Ruchi Gunewardene, Managing Director of Brand Finance Lanka and STING Consultants teases out key trends and opportunities for local brands to out smart global counterparts
History recorded that Proctor and Gamble’s Ivory soap was the very first brand on which the process of brand management got its start. In 1925, Neil McElroy graduated from Harvard College and having joined Procter & Gamble argued for and justified a system for allocating different resources to two competing brands within the company’s portfolio. The two brands were Ivory Soap and Camay.
McElroy’s plan was to have one person to be in charge of each brand and the need to have a dedicated team on all aspects of promoting that brand. This was indeed a revolutionary process at that time, as for the very first time there was a team assigned to manage a product in a company. The structure created through this brand-centred approach resulted in decentralised decision-making, almost to the degree that the brand was managed as a discrete business. This practice rapidly spread across other companies and with the expansion of multinationals across the world, so did the function of brand management.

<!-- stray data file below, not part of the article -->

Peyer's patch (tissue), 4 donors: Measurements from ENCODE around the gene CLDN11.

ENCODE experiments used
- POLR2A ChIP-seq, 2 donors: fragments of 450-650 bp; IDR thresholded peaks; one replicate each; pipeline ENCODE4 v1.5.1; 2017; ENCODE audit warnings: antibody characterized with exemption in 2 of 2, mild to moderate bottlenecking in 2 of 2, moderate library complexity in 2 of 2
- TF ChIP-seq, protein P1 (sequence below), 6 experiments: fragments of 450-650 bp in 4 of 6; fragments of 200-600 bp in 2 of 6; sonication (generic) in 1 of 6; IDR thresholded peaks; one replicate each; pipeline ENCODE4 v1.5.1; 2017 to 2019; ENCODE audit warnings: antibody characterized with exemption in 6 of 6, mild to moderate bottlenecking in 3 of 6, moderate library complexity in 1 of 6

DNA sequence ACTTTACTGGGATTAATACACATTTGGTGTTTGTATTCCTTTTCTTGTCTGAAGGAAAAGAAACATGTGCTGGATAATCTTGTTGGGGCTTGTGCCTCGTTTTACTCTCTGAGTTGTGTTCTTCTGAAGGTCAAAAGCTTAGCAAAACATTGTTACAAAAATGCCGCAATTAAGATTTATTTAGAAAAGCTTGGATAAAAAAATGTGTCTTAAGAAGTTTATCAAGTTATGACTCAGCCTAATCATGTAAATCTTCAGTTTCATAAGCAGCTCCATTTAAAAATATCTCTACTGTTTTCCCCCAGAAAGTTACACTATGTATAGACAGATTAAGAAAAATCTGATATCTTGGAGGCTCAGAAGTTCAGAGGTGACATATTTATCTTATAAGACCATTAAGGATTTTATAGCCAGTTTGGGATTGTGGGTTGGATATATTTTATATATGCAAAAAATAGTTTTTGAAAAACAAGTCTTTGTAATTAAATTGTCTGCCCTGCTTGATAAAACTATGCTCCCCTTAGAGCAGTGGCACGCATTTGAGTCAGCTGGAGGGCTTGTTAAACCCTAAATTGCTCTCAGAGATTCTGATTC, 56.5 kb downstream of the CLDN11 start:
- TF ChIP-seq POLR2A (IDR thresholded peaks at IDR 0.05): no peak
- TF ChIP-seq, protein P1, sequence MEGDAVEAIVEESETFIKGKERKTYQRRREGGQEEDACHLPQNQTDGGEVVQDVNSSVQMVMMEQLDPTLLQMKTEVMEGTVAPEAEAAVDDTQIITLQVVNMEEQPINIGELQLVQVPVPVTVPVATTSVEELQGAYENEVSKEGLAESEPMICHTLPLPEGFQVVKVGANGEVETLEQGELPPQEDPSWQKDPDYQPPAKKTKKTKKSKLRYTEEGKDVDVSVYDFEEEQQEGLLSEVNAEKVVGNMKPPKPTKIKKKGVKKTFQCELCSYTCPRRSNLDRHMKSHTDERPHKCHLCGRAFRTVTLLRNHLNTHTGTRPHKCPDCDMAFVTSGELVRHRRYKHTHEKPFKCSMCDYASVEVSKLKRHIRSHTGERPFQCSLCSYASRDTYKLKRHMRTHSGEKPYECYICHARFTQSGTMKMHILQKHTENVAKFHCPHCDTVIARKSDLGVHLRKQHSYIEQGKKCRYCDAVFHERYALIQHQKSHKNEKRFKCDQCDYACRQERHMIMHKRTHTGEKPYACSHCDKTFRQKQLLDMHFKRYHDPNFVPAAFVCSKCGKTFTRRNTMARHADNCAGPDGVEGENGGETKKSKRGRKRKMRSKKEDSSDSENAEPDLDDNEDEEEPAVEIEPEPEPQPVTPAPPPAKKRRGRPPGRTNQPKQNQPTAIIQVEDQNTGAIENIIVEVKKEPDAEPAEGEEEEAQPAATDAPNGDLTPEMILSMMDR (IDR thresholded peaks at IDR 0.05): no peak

The brand management process has since evolved and is very much a part of the core marketing function across consumer marketing businesses. Because of the tried and tested processes, along with the disciplines of a multinational, these companies have fined tuned this and refined it into a powerful strategic marketing tool. For example the Unilever Brand Key which is at the heart of their brand management process is one such.